Sept. 19, 2018
In This Edition…
- WEDA Testifies Before Two Key Legislative Study Committees
- State Agencies Submit Budget Requests to Governor
- Evers Leads Walker in Latest Marquette Poll
- WEDC Offers Small Business Loan Program for Flood Cleanup
- Quick Notes
WEDA Testifies Before Two Key Legislative Study Committees
Every two years, at the end of each legislative session, the Legislature creates numerous Legislative Study Committees – comprised of lawmakers and public members with relevant expertise – to examine and recommend solutions to challenging policy issues facing the state. This year, there are two study committees of importance to WEDA: The Study Committee on Property Tax Assessment Practices and the Study Committee on the Investment and Use of the School Trust Funds.
Earlier this month, WEDA member and West Allis Community Development Director Patrick Schloss testified before both committees to provide the economic development perspective on issues being discussed and considered by the committees. WEDA would like to thank Patrick for taking time out of his busy schedule to represent the interests of WEDA members and economic development.
Study Committee on Investment and Use of School Trust Funds
The committee is focusing on how the state’s school trust fund should be managed and used in the future. Several members of the committee would like to adopt new investment policies to increase returns for the funds and would like to examine potential changes to the State Trust Fund Loan (STFL) program.
The state’s school trust funds are managed by the Board of Commissioners of Public Lands (BCPL). The funds are invested by the BCPL to produce earnings to support school libraries and public education. One investment vehicle administered by the BCPL is the STFL program, which provides loans to municipalities and school districts for public projects, including economic development, local infrastructure, and refinancing existing liabilities. The program is one of the largest public investors in economic development projects, investing over $1 billion in communities across the state over the last decade.
In light of legislation introduced last session (which ultimately failed) that would have eliminated the STFL program, WEDA is concerned about the committee’s intent to examine the program and any potential legislative recommendations it makes that would harm the success of the STFL. For that reason alone, it’s critically important for WEDA to be part of the study committee process, and by presenting before the committee, Patrick provided WEDA (and economic development) with a voice in the discussion.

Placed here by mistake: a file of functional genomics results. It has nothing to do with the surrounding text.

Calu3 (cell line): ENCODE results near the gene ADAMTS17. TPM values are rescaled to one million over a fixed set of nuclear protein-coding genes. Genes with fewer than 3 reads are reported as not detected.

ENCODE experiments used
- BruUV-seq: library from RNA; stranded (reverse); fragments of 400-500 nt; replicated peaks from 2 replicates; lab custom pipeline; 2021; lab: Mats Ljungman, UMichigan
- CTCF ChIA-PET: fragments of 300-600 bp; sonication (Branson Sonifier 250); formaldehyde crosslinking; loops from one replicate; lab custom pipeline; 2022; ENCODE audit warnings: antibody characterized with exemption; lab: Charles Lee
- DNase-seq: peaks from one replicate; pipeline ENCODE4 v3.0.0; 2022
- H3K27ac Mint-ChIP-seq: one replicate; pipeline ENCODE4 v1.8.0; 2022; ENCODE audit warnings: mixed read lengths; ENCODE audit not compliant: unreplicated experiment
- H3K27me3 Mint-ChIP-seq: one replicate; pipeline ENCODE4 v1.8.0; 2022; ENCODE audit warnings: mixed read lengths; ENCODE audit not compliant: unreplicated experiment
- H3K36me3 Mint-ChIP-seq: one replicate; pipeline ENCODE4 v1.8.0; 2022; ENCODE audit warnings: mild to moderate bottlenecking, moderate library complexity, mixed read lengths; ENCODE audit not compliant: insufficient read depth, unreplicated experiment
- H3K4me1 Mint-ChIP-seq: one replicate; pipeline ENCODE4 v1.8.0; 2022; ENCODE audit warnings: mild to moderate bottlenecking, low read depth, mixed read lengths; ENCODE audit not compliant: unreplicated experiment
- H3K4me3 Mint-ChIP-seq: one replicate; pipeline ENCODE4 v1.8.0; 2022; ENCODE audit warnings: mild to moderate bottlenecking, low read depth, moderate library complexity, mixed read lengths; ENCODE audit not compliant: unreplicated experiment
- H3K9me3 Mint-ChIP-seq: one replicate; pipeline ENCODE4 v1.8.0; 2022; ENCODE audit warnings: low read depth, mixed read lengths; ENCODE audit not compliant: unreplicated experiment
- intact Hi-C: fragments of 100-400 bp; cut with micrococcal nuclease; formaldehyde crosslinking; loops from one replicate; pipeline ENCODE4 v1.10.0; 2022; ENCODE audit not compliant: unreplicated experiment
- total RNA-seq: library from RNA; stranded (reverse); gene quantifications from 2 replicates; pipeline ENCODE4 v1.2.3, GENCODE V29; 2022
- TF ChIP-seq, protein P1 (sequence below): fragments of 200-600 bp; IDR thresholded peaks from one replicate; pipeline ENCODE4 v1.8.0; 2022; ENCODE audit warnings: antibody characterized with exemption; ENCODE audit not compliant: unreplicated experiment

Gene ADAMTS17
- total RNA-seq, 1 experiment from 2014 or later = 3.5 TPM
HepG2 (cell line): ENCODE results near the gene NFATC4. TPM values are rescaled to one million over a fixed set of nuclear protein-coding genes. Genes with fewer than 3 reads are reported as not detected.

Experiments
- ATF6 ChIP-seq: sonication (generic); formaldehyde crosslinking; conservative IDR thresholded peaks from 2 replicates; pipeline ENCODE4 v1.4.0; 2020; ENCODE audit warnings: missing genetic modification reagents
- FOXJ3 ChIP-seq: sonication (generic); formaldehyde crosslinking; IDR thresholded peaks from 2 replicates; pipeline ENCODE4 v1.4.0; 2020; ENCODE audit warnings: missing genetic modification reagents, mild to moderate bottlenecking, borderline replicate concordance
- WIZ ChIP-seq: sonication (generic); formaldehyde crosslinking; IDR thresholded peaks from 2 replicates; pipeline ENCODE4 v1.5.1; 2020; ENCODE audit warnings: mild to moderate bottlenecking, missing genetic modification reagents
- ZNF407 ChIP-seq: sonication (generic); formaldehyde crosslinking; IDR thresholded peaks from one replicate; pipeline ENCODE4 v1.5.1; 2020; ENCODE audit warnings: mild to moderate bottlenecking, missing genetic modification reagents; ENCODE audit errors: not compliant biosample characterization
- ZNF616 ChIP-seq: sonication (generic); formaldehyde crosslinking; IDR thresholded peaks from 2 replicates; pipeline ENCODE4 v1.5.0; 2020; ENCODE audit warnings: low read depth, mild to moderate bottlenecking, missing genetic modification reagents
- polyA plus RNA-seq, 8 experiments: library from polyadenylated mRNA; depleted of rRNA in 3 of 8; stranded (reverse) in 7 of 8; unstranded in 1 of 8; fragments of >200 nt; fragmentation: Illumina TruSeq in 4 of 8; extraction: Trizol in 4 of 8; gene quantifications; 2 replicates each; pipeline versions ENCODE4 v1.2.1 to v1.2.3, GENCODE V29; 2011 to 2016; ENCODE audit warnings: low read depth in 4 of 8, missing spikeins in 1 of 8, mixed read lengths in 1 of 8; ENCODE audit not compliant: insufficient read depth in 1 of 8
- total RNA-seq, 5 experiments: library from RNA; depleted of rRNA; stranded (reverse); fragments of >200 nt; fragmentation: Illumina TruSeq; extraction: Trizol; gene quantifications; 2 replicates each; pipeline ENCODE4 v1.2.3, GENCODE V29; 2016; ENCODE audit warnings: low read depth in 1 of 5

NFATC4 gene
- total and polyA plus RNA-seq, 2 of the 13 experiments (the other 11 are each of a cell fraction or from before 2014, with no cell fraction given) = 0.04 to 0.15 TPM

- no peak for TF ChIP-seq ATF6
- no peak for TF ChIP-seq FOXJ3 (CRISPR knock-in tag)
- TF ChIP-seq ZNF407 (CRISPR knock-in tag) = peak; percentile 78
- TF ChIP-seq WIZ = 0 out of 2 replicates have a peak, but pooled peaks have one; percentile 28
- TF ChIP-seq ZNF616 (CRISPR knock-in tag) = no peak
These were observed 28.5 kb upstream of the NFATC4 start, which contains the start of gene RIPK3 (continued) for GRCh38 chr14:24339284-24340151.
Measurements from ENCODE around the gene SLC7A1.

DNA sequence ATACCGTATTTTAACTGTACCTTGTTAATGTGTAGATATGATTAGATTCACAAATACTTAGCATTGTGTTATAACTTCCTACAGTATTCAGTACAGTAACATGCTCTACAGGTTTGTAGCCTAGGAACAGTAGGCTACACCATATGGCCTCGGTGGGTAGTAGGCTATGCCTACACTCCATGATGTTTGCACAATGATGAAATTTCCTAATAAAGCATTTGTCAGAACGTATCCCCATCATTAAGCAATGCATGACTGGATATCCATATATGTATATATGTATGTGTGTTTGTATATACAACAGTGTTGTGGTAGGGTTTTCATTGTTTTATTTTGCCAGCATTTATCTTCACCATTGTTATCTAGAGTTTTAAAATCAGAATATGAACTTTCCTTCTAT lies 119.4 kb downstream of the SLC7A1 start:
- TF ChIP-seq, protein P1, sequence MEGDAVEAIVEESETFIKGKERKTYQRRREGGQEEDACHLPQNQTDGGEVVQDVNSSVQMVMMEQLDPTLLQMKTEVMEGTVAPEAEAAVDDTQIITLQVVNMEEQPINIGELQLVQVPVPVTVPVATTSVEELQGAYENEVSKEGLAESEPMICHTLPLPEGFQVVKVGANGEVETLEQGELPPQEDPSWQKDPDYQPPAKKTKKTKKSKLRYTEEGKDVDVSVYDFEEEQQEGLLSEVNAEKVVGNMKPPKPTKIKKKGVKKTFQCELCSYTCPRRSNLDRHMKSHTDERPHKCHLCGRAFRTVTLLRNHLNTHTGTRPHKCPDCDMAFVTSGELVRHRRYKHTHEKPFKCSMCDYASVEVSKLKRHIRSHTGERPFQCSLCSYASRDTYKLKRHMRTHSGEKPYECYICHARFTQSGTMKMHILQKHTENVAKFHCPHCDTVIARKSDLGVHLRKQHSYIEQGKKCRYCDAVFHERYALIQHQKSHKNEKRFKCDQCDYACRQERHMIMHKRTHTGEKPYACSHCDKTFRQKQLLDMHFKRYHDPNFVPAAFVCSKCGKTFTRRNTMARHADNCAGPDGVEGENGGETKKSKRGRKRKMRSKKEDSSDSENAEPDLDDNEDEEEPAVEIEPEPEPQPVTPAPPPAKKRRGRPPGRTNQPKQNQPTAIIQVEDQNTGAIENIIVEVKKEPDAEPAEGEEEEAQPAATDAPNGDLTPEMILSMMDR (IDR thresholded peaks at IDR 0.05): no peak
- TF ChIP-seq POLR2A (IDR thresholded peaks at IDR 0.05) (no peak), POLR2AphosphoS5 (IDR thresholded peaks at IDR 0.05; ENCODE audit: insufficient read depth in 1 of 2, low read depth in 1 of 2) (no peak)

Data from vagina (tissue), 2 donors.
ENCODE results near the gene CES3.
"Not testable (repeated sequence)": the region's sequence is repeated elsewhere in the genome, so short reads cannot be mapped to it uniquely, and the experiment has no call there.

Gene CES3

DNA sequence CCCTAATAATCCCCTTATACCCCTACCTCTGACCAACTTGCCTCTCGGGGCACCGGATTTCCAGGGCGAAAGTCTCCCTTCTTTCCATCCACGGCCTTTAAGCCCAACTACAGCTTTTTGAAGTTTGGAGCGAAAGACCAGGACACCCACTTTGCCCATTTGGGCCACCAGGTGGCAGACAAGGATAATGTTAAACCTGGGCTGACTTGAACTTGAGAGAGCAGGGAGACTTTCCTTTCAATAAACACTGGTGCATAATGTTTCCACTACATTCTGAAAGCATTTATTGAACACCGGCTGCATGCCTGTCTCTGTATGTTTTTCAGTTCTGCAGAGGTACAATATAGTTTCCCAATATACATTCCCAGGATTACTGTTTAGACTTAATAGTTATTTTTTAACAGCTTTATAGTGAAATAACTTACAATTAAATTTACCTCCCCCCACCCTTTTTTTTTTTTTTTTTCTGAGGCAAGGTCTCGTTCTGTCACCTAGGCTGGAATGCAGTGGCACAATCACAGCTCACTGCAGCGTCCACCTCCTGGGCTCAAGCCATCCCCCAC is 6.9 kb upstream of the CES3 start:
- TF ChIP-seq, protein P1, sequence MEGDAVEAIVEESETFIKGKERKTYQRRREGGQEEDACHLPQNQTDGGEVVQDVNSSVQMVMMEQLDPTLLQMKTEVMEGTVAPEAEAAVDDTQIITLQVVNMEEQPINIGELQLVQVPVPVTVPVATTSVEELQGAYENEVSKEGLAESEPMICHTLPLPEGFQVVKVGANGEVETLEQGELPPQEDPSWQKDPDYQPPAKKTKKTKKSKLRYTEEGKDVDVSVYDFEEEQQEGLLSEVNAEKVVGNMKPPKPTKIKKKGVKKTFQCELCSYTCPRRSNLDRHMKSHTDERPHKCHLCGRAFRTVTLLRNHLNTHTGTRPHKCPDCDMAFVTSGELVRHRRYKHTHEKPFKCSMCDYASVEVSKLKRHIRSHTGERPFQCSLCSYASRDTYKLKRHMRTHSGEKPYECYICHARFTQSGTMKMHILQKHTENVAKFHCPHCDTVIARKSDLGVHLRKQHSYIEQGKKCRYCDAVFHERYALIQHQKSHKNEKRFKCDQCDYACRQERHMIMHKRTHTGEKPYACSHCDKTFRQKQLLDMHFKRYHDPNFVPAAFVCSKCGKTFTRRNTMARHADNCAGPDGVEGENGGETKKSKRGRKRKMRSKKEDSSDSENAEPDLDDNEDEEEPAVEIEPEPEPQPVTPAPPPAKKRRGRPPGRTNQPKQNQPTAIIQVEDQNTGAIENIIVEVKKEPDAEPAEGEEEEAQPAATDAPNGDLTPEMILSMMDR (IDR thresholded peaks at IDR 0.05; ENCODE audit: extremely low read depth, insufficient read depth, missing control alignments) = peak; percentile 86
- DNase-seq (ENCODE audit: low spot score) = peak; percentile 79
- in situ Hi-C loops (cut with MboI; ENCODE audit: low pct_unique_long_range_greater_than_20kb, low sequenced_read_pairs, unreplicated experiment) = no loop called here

He testified at the second meeting of the study committee on Sept. 5 and did a tremendous job highlighting the importance of the STFL program to economic development in Wisconsin. Along with Phil Cosson, another WEDA member Senior Municipal Advisor at Ehlers, Inc., he explained to the committee the need for the program and the benefit it provides to communities in terms of flexible, low-risk and easy to navigate financing for local economic development projects. Their testimony was also effective in countering comments by the Wisconsin Bankers Association that the STFL program unfairly competes with banks and should be a lender of last resort for municipalities.
Heading into the next committee meeting, which will be held Oct. 11, committee members were asked to consider numerous issues for discussion, including potential changes to the STFL program. While the committee generally acknowledged that the program should not be eliminated, several members expressed a desire to implement “reforms” that would require municipalities to contact banks for potential financing before applying for a STFL loan.
WEDA’s Government Affairs Team will continue to monitor and engage the committee on key issues of interest to the association and our members.
Study Committee on Property Tax Assessment Practices
Officially, the study committee is tasked with reviewing current property tax assessment practices and recommending legislation to revise and clarify property tax assessment practices, including recommendations regarding the role of comparable sales and the assessment of leased property. More to the point, the committee was given the difficult job of finding a potential compromise on the dark store property tax loophole issue.